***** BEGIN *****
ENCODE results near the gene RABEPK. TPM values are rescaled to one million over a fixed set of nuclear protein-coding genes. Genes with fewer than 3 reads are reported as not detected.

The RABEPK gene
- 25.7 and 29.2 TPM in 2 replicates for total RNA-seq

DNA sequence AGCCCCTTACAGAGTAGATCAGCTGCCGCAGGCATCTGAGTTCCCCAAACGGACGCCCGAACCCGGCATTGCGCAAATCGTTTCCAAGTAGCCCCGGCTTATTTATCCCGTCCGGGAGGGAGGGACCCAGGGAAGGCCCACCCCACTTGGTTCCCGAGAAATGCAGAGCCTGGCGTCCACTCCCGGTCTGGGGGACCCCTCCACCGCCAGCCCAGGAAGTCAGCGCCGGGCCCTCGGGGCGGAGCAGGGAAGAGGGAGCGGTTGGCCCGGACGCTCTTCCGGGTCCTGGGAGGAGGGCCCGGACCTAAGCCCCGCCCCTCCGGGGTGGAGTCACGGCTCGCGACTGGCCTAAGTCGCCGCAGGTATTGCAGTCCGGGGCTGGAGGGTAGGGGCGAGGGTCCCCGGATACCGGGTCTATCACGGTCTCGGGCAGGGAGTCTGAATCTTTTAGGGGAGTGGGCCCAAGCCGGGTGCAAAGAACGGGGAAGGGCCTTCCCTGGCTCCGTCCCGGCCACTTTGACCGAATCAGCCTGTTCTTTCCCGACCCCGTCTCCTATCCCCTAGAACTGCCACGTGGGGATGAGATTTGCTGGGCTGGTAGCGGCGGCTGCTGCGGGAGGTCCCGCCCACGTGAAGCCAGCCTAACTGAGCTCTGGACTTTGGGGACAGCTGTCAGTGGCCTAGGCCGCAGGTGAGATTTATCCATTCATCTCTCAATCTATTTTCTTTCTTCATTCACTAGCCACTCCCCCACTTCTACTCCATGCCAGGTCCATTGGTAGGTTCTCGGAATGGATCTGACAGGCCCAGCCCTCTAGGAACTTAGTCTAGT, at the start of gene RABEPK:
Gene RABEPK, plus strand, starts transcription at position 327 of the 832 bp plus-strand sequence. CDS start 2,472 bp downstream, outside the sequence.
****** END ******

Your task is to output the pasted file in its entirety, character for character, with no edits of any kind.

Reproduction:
ENCODE results near the gene RABEPK. TPM values are rescaled to one million over a fixed set of nuclear protein-coding genes. Genes with fewer than 3 reads are reported as not detected.

The RABEPK gene
- 25.7 and 29.2 TPM in 2 replicates for total RNA-seq

DNA sequence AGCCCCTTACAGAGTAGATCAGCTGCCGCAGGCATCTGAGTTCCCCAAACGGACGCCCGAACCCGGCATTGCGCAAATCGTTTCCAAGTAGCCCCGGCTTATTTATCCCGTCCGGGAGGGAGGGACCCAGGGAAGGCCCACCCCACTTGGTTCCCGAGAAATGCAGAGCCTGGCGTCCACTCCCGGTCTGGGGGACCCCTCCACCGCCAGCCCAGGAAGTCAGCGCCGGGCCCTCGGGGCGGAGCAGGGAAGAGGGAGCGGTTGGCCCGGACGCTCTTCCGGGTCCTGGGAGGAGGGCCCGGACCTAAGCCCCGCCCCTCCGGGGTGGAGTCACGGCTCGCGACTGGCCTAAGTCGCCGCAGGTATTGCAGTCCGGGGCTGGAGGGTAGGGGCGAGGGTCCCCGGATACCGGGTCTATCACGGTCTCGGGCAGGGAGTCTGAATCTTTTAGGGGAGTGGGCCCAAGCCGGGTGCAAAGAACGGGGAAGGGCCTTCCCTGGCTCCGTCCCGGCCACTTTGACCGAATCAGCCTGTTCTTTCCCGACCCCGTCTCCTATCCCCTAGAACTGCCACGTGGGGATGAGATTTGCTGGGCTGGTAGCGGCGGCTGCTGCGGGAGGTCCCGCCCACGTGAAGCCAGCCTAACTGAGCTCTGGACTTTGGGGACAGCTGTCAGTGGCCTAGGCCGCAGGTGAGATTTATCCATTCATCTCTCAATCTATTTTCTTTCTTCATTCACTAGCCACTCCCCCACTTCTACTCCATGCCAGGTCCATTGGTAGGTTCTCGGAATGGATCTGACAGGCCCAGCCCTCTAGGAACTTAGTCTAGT, at the start of gene RABEPK:
Gene RABEPK, plus strand, starts transcription at position 327 of the 832 bp plus-strand sequence. CDS start 2,472 bp downstream, outside the sequence.